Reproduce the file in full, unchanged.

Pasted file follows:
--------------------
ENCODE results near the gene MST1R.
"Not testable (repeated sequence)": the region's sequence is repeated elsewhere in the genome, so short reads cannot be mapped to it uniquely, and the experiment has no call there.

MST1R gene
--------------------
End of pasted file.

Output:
ENCODE results near the gene MST1R.
"Not testable (repeated sequence)": the region's sequence is repeated elsewhere in the genome, so short reads cannot be mapped to it uniquely, and the experiment has no call there.

MST1R gene